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Cholera spreads in Mozambique, and it is far from the only health risk

A vaccine dose taken in the mouth takes about a week to work and then protects for up to six months, W.H.O. But cholera is just the first and most imminent threat. Although the cyclone and the floods killed most of the mosquitoes and their larvae, standing water stands where mosquitoes lay their eggs everywhere. Millions of them hatch, and many Beira residents already carry malaria parasites in their blood, which can be picked up and spread by mosquitoes. Experts are afraid of a major outbreak in the next few weeks. Fairs are another threatening danger. More than 130,000 displaced Mozambicans live in more than 150 makeshift camps on high ground. Under such conditions, the WHO may kill 10 percent of all infected children "We will soon do an emergency broth vaccination campaign," said Mr. Holden. Dengue fever, spread by mosquitoes and leptospiroses, a lethal bacterium found in many animal urine and usually spread by flood, is also both endemic in the area. [ Science Times page on Facebook. | Subscribe to Science Times newsletter. ] There are still other threats to public health, warns agencies. The storm also ripped the ceilings of dozens of health centers, soaking medicines, supplies and equipment inside. Pregnant women need places to feed and a large number of people taking H.I.V. and tuberculosis drugs must regain treatment. Source link

A vaccine dose taken in the mouth takes about a week to work and then protects for up to six months, W.H.O.

But cholera is just the first and most imminent threat.

Although the cyclone and the floods killed most of the mosquitoes and their larvae, standing water stands where mosquitoes lay their eggs everywhere.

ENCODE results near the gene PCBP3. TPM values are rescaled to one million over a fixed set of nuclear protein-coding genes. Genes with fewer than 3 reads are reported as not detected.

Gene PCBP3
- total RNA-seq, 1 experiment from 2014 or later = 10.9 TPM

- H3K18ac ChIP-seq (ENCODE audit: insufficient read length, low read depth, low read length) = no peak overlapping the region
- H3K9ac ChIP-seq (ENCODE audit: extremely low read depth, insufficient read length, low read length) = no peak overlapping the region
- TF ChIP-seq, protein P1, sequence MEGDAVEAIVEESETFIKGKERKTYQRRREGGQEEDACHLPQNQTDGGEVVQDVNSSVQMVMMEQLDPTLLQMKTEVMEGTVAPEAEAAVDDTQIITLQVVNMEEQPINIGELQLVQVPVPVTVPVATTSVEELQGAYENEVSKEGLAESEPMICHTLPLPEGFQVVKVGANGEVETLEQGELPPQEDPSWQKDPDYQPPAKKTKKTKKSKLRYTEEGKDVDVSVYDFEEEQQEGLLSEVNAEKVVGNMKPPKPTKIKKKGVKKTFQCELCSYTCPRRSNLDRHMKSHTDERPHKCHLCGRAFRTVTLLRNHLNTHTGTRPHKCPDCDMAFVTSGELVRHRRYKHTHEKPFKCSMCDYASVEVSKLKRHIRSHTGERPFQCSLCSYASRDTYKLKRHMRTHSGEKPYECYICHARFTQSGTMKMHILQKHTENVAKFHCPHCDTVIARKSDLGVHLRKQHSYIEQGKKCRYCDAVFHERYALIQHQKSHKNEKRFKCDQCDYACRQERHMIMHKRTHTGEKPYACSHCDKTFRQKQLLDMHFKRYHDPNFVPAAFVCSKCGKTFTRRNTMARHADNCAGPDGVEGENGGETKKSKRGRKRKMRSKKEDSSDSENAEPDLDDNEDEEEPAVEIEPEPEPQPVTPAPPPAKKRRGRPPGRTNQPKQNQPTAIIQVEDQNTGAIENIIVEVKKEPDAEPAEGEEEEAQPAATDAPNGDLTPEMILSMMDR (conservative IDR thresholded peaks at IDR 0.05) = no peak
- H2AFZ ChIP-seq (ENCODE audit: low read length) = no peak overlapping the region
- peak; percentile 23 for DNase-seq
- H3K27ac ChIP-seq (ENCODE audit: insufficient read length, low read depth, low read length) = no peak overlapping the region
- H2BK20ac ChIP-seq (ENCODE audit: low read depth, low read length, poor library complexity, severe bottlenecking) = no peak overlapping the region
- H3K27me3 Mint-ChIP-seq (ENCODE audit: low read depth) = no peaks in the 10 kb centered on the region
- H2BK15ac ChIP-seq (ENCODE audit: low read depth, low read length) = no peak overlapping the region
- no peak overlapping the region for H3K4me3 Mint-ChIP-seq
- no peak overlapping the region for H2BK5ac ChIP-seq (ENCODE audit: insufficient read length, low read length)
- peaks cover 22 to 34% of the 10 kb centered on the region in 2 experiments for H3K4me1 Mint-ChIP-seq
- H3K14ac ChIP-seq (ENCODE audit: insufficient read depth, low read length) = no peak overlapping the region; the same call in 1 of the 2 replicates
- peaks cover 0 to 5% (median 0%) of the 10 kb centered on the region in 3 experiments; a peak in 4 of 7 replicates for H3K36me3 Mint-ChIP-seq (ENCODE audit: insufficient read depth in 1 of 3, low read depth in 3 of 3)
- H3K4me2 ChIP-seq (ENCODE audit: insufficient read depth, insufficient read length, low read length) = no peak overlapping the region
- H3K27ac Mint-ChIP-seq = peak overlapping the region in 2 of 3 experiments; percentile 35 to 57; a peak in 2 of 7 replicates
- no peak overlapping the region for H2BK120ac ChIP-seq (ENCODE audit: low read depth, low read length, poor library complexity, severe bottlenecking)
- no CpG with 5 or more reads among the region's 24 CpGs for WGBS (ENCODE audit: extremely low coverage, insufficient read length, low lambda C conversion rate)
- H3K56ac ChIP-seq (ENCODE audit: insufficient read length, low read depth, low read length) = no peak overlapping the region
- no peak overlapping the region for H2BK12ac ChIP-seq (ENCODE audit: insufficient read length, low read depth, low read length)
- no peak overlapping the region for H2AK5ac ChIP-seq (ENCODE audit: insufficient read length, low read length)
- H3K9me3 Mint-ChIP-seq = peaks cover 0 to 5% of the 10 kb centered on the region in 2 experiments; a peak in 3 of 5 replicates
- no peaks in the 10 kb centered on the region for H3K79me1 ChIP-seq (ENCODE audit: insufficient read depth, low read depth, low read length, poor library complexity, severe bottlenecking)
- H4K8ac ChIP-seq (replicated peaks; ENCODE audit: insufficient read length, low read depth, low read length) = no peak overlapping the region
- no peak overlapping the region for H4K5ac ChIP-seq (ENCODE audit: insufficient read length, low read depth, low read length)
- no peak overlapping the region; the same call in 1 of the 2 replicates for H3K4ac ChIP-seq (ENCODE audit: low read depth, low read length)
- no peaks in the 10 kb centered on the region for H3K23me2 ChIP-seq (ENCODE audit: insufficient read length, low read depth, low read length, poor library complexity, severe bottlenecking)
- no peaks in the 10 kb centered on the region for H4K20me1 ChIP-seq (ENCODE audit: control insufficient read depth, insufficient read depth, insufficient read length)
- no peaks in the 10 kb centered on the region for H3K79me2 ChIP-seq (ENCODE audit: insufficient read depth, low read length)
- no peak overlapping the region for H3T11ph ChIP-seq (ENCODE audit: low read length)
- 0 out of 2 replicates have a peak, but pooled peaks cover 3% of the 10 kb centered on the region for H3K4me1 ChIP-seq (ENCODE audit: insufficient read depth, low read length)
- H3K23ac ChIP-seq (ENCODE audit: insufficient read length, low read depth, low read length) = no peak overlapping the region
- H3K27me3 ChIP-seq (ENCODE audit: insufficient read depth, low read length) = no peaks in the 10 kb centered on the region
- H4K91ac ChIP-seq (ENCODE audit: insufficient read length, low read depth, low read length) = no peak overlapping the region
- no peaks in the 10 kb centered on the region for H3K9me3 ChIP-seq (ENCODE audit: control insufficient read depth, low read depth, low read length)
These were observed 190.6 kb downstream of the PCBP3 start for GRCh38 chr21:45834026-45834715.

Millions of them hatch, and many Beira residents already carry malaria parasites in their blood, which can be picked up and spread by mosquitoes. Experts are afraid of a major outbreak in the next few weeks.

Fairs are another threatening danger.

More than 130,000 displaced Mozambicans live in more than 150 makeshift camps on high ground. Under such conditions, the WHO may kill 10 percent of all infected children

“We will soon do an emergency broth vaccination campaign,” said Mr. Holden.

Dengue fever, spread by mosquitoes and leptospiroses, a lethal bacterium found in many animal urine and usually spread by flood, is also both endemic in the area.

[ Science Times page on Facebook. | Subscribe to Science Times newsletter. ]

There are still other threats to public health, warns agencies. The storm also ripped the ceilings of dozens of health centers, soaking medicines, supplies and equipment inside.

Pregnant women need places to feed and a large number of people taking H.I.V. and tuberculosis drugs must regain treatment.


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